In September we enjoyed a fact-packed evening at Blooming Founders, learning from podcast producer and consultant Julie-Anna Needham and picked up a few tips that might help you if you’re thinking of starting a podcast of your own.
Why start a podcast?
As with blogs or vlogs, it’s probably not a good idea to start because you think it will make you rich. Podcasts are influential to their listeners – 76% had acted on adverts or sponsor messages in podcasts, but Julie-Anna suggested you need around 8,000 subscribers before brands are likely to be interested in advertising or sponsorship opportunities.
However, as part of a marketing plan for you or your
business, podcasts make a lot of sense. You can establish yourself as an expert
with a niche podcast, or if you’re a brand or small business you can integrate
a podcast in to your own content marketing as you would a blog or newsletter.
If you’re already a writer, author or blogger, a podcast can be a way to get
closer to existing readers and connect with new audiences. Once your podcast is
established, you could also go on to make a living from your hard-won expertise
by offering podcast services to brands – journalists looking to diversify their
income might be particularly interested in this aspect.
Where to start with
Julie-Anna broke the process in to seven basic stages:
1) Plan your
content or find a niche – go beyond ’health‘ or ’business’ to ’wellbeing for
students’ or ’time management for sole traders’; do lots of research to try to
make sure you’re offering a unique perspective with your own expertise or
2) Find a
platform – you need a physical home for the recordings you’ll make, using
platforms like Soundcloud, Acast, Audioboom, Pippa or Podbean. They’ll host
your content, record analytics, and will help you get on to the directories
where your future listeners are looking for new podcasts.
3) Create a trailer – this helps for your submission to iTunes as you need audio to submit before a new podcast is approved, and you can also use it when you promote your finished podcast.
– the most exciting and probably the most challenging bit, recording and
editing your podcast doesn’t require tons of equipment but a bit of investment
and thought can hugely improve the quality of your content.
visual and written materials to attract and keep listeners. This includes
shareable clips, images (selfies with your guests can help), thumbnails for
listings and possibly a blog or other social media account to include summaries
or even transcriptions. The more material you can produce the better your SEO
and the more chance of growing your audience.
and promotion – you’ll need to make sure you’re listed on all the main
directories, including iTunes where you need to apply directly, and then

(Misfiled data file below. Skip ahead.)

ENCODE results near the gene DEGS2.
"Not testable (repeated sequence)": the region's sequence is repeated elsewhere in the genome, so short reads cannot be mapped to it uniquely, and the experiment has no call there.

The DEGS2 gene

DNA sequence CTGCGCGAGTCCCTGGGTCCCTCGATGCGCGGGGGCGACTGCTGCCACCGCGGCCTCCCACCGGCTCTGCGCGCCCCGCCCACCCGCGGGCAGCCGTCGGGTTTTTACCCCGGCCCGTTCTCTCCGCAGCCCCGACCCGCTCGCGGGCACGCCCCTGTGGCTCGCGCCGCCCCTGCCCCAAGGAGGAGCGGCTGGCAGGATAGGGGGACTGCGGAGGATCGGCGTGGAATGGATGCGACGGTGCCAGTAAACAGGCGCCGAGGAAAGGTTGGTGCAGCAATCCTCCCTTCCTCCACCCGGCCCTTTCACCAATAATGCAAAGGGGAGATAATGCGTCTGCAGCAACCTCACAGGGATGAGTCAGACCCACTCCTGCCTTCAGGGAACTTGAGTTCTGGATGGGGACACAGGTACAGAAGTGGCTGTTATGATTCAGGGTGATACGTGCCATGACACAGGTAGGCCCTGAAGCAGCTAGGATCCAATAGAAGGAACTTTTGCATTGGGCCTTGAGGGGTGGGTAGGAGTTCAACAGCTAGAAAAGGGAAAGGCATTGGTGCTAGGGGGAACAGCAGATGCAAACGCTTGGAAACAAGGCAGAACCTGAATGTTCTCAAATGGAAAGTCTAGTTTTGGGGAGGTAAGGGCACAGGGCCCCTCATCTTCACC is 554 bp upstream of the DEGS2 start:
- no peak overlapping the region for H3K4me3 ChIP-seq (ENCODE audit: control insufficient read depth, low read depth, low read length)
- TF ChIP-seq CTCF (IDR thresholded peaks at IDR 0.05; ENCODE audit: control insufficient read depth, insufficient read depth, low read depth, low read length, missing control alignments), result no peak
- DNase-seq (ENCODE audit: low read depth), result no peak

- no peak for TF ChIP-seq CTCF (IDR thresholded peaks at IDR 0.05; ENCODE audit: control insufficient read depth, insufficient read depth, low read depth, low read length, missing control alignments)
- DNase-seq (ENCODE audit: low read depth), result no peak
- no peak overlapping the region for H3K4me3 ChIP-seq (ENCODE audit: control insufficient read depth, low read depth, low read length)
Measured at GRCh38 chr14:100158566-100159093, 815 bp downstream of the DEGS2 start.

promote, promote, promote as you would with any other content you want to share.
and assessment – check your analytics, look at your listener feedback, see what
works and what you enjoyed doing, improve and keep growing!
Podcast equipment and
software – where do you start?
The mobile phone in your pocket is a possibility, but you can improve sound quality with a plug-in microphone or a separate recorder. Julie-Anna stressed that there’s no one-size-fits-all kit list, but brands to consider include:
• Recorder – Zoom H6 recorder, which can take up to four microphones and costs around £250
• Microphones – Rode, Shaw or Yeti are brands to consider
• Software – Adobe Audition, Auphonic or Audacity for editing, Audioblocks for stock music
• Recording studio – hire from around £120/hour. Sharp intake of breath? Your airing cupboard is a more affordable option but the key thing is a room with lots of soft surfaces and limited external noise (so no open street windows) to avoid echoes. Try different locations in your home or office – at a pinch you can even clip blankets around a room to improve sound quality
Some top tips for
It would be impossible to share everything we learned here,
but these are a few of the most memorable tips:
discussion format with two people is a great starting point. It provides
variety for listeners, taking the heat off you, while not being too challenging
energy to your voice by using bullet points (never read out from a script) and
consider standing up during recording
a series can be less stressful for you and more attractive for listeners; you
can always start a new series soon after but it offers a logical point to make
changes (based on all the evaluation you’ve done and what you’ve learned from
your listeners’ feedback)
episodes are easier to get in to and for listeners to fit in to their day –
this is especially true for business audiences. 10 or 15 minutes is a good
guideline. A leisure audience listening with coffee or while doing the
housework might welcome longer episodes but, if in doubt, keep it short.
– Get to
know your equipment: each microphone has an optimal distance from the person
speaking; low male voices can be picked up better than women’s voices; a pop
shield can protect against breath sounds on words beginning with ’p’ and ‘b’
and some microphones are one-directional so you need to make sure they’re
facing you or your guest
– Record a
bit of ambient sound at each session – when you edit the episode, you can
insert this for more natural sounding ’silence’ between segments.
not only add interest to your content, they can also help you widen your reach
– look for guests with good social followings in sectors you want to break in
to. They are likely to share the episodes they appear on and you’ll both
If you’re an established podcaster, you can source interviewees and experts on the Journalist Enquiry Service – go to https://responsesource.com/send to find out more (you’ll need to have been going for three or more months and be able to provide some metrics). You might also want to put yourself forward for a listing on the Vuelio Media Database.